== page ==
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cirruslewis

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This is my first post. I hope I am using this forum properly... (sorry if my English is average, this is not my mother tongue).

Where to start ?

I am 40 and have two children.

My father was diagnosed with *** in May (he has the random, not the inherited type).

From then, I searched the Web to understand his condition and offer my support (as an aside, I can't talk of any of the issues below with him, he just won't talk about ***). Evidently, I stumbled on the *** symptoms since I had been twitching before in the calves, but never made a big deal out of it (don’t know for how long I have been twitching though, but I would believe it was for months).

Anxiety came along and within days I found myself twitching from everywhere (arms, legs, forehead, shoulders, stomach, etc.) I get the buzzing/vibrating, pins and needles, parasthesia, etc. My calves twitch badly 24/7.

I saw a neuro in June and he performed an EMG (also the test with needles). All good. He said the fasics were BFS.

I was so anxious at the time and relieved by the diagnosis that I did not ask him a great deal of questions.

I went on thinking the fasics would disappear and I could go on with my life. Wrong ! Anxiety was still there. A few weeks later, I started consulting with a psychologist to address the anxiety.

To help me overcome anxiety, I eventually went back to a collegue of the first neuro I saw and she completed a thorough clinical exam. She was very reasssuring and told me I had BFS, not to worry about it and that I would certainly die of something, but not of ***. This was in early July.

From then, I still twitched a lot, but I was feeling more confident about BFS.

However, in the last two weeks, I developed a weird feeling in my right calf (which is the one twitching the most and, quite strangely, the bigger and more toned of the two).

chris_uk posted a thread on this board a while back in which he was describing similar symptoms :

"Over the past 6 months my leg is steadily getting worse for me to walk on, i just dread walking and feel so nervous about walking anywhere. When i walk i am ok for about the first 5 minutes then the weird feeling set in. Its all in my right leg where the twitching is constant, i get a really really sore calf after about 5 minutes of walking. I can still run and walk fast but then my whole leg starts to ache around the calf and knee area.

So anyway when i walk for about 15 minutes my calf is really sore and leg is aching, if i stop for maybe a minute, its then ok for about a few minutes then will go all achey / sore again. Is this weakness?

When i come home from my walk (i try to walk 15 mins a night now) i can still run upstairs but its more painful. I am at my best when i have rested it for a bit but it always comes on."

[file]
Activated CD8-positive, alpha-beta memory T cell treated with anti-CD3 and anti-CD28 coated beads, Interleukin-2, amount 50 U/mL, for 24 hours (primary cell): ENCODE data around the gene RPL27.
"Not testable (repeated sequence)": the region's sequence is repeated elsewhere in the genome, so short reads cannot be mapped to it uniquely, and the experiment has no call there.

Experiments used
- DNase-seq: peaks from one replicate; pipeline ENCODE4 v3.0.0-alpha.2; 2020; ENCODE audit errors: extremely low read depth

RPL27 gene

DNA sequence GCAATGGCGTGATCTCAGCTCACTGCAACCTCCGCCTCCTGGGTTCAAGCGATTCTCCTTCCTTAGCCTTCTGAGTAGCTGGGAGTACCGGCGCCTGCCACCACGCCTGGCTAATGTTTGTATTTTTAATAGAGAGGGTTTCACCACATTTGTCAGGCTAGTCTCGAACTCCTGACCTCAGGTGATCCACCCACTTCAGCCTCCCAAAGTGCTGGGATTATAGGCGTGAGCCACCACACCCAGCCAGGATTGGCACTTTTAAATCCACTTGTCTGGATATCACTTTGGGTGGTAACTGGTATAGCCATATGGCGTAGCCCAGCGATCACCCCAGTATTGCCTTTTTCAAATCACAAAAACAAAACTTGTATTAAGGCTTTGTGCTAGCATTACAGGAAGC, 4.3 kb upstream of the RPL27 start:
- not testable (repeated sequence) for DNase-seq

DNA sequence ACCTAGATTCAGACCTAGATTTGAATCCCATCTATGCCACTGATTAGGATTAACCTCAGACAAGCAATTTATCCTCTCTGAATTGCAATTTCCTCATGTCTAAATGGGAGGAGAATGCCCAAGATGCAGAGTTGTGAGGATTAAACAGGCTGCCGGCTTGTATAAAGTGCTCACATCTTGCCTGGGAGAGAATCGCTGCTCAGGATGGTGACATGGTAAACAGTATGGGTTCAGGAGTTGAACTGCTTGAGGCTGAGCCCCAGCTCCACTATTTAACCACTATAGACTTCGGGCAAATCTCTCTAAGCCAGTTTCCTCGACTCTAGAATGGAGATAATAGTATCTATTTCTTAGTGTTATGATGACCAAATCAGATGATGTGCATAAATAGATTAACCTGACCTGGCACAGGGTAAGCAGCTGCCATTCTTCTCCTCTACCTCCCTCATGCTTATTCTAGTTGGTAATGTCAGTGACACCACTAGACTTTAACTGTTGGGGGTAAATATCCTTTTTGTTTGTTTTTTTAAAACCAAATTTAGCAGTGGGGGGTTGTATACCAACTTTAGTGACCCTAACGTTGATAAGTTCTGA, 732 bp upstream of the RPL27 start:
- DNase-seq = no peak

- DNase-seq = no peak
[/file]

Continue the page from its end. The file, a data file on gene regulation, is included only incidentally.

As Chris had put it, I feel pain and fatigue in the right calf when walking for a few minutes (as if the muscles were pulled). Sometimes the calf will become contracted. Sometimes the feeling is in my kee (or behind my knee), sometimes directly in my calf muscle. When I wake up in the morning and am sitting at my desk, my knee area (and the back of my knee and upper portion of my calf) feels numb. I was a very fit person. I can still run a couple of miles, but will end it in pain. It is for some reason less bothersome when I play hockey.

The thing that worries me the most is that it is also very uncomfortable to drive my car. I can push the gas/break pedal w/o problems, its just that my calf muscles get so tensed that I realized recently I am using the cruise control whenever I can to rest my calf. When I rest it, the pain and discomfort somehow reduces, but doesn't disappear. That being said, if I have to use the full strenght of my leg for a streneous effort, it is still as strong (at least it is my perception) as the other.

I am sure I don’t have atrophy, but can this be considered by any way, shape or form as some sort of onset of “weakness” ?

I know, I know, you will all say clean EMG no *** (sometimes I wonder if I have done the test too soon), but I am interested in your feedback. Wright, you can use the "in your face" approach with me no problem :)

Saying weakness is complete inabilty to use the limb is not quite satisfactory, as such weakness would necessarily be progressive. Complete inability would be the end result. For a fit person, I would assume it could take some time before "significant" weakness appears...

Chris, I think you went back to your neuro with these pain/discomfort symptoms. What was his comments/diagnosis on that ? Has the pain/discomfort diminished over time ? I am happy to see that you have now made peace with all of this. What was the tigger point for you ?

Thank you for your time and good luck to all of you with this *** condition. I have empathy for each of you.
 

brooksea

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You may have slight sciatica. The reason I say that is, you describe numbness around your knee and calf while sitting and then difficulty driving. You said while playing hockey it seems better. Sitting puts pressure on the sciatic nerve, so if there is a problem it will be irritated. Certain activities can make it feel better. But, there are different causes for sciatica. For example, it could be a slipped disc or something involving a swollen muscle. (I'm no doc, but do have sciatica, so your symptoms sound familiar.)

Doesn't sound a bit like ALS, but I understand your anxiety. Good that you are getting help for that.
 

cirruslewis

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thank you for your support brooksea. i doubt it is sciatia though as I don't have back problems right now. I guess I am trying to find a way to cope with this without having to go back to the neuro for some more tests to be reassured. This can last forever.
 

cirruslewis

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I realize I have posted this in the wrong section of this site. sorry about that.
 

BethU